VA Center for Innovation



Digital Tutor Prototype and Pilot

This newly launched innovation focuses on leveraging an emerging technology designed to position Veterans for rapid up-skilling in the high growth field of Information Technology (IT) for rapid increases in economic opportunity.


The Department of Veterans Affairs, through VACI, will leverage the Defense Advanced Research Projects Agency (DARPA) Education Dominance Digital Tutor technology prototype. Used by the Navy to train sailors as IT specialists, the Digital Tutor has demonstrated outstanding improvement in educational outcomes over other forms of instruction. This scalable and cost-effective system emulates the behavior of a one-to-one human tutor.

VACI believes the Digital Tutor methodology could provide a rapid and effective path for Veterans to enter America's growing and in-demand IT workforce. Working with Acuitus, the company that developed the Digital Tutor technology, VACI is supporting a pilot to demonstrate that this program can transition to the civilian sector to benefit unemployed and underemployed Veterans. Another key goal is to partner with employers to ensure a good match between the capabilities of the graduates and the needs of industry.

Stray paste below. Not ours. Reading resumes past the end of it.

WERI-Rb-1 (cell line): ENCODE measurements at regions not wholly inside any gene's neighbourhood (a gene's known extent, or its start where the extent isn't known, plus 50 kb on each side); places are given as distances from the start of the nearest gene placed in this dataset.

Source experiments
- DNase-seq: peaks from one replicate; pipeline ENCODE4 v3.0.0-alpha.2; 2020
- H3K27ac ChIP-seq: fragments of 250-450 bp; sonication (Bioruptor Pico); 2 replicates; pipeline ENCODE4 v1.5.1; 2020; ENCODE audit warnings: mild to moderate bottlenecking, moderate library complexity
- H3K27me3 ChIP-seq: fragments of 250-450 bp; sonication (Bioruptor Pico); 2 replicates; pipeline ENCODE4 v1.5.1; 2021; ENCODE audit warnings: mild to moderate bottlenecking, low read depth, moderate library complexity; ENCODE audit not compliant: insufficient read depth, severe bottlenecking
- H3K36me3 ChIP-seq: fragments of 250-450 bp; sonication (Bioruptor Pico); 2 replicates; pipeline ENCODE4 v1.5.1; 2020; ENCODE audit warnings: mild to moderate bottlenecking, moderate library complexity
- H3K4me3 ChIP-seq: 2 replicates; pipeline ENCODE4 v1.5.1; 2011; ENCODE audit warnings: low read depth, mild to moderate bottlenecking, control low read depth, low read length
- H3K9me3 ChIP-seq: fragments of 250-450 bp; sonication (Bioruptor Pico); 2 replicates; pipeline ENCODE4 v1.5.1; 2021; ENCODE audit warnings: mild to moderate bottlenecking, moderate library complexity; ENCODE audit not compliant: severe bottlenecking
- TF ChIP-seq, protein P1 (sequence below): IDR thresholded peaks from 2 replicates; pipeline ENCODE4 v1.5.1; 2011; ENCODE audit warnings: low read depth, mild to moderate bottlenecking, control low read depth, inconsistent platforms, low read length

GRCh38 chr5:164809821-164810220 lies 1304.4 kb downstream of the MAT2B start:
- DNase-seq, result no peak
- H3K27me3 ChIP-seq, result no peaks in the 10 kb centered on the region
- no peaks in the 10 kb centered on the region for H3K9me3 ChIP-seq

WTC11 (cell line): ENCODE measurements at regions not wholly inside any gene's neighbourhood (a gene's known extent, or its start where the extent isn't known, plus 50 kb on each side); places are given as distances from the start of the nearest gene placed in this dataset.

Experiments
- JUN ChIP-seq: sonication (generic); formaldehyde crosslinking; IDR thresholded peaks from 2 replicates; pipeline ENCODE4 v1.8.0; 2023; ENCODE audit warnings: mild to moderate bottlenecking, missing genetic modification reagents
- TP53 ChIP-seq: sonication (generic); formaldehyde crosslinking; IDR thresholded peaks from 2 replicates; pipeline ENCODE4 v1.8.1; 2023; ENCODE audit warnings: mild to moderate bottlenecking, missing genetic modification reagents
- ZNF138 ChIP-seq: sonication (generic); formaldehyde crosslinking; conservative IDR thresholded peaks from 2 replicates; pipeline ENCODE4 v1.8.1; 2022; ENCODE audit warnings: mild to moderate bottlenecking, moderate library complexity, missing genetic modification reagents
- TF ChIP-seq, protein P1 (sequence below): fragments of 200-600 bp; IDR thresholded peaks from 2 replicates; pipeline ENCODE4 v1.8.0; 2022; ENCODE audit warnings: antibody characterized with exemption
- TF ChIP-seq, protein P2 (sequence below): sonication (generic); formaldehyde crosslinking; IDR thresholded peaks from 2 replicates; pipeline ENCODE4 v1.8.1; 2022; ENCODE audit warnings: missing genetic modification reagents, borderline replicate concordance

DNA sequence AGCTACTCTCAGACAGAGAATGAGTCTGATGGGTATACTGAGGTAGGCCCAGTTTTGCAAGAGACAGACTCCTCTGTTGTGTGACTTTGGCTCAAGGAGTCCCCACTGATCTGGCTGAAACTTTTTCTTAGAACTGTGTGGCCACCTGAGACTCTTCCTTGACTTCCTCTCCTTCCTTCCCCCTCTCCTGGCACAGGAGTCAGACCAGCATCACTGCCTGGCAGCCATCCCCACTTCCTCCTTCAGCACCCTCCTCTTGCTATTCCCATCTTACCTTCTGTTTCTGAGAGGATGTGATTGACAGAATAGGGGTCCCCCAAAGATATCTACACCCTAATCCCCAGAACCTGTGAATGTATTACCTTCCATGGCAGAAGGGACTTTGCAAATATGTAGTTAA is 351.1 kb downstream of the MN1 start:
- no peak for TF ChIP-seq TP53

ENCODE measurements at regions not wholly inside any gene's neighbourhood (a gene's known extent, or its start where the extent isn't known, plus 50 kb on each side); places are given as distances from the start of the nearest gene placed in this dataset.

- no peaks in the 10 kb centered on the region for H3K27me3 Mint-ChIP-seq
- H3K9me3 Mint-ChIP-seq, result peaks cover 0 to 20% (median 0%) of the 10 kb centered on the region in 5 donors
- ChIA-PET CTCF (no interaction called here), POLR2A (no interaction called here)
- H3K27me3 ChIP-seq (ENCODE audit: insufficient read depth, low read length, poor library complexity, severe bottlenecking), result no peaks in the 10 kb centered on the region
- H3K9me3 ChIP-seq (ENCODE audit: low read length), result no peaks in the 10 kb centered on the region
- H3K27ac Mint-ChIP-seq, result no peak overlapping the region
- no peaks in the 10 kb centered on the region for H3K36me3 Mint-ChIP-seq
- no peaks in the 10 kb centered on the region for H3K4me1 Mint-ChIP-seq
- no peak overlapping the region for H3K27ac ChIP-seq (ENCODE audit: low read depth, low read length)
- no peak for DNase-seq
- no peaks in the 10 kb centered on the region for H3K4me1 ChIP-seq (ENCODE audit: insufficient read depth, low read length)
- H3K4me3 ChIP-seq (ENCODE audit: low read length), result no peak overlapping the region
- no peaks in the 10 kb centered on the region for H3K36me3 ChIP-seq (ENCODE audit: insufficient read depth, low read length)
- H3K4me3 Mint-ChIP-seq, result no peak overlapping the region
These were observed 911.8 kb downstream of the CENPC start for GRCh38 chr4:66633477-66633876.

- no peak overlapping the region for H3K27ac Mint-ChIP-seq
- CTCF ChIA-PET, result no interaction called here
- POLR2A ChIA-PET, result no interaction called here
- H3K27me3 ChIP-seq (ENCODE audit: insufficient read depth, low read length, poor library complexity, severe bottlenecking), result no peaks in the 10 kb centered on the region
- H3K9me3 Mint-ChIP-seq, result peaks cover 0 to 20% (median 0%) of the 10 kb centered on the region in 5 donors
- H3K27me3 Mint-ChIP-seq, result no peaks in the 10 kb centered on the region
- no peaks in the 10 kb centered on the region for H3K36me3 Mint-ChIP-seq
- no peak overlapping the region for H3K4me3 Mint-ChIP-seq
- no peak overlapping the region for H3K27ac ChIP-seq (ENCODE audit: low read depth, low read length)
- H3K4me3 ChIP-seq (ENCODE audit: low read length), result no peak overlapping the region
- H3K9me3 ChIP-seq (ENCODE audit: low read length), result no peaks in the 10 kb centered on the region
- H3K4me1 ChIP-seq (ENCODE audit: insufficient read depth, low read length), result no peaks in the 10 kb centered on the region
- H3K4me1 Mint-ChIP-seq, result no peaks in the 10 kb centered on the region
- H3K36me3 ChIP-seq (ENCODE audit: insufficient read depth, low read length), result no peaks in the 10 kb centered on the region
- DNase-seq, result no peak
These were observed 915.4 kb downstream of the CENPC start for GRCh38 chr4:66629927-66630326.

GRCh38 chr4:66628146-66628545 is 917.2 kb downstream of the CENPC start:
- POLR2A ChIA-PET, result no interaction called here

The one-year pilot program will modify the Digital Tutor for Veteran-specific usage, training 100 Veterans and measuring the method's impact on employment and salary range.

Prior Results

To address a serious shortage of trained IT personnel, the Navy engaged DARPA to develop a rapid training program. The 200 graduates from the new program competed against graduates of a 37-week traditional IT training course, as well as a cohort of experts with an average of 9 years experience in IT troubleshooting for the Navy. All three groups received 140 computer and network problems drawn at random from a collection of 20,000 real-world problems, and a week to solve them. Many of the more complex problems had taken days or weeks to solve in the real world. The DARPA graduates were able to solve the majority of those problems in under 30 minutes each, while the experts and traditional students solved less than 20 percent in that time.

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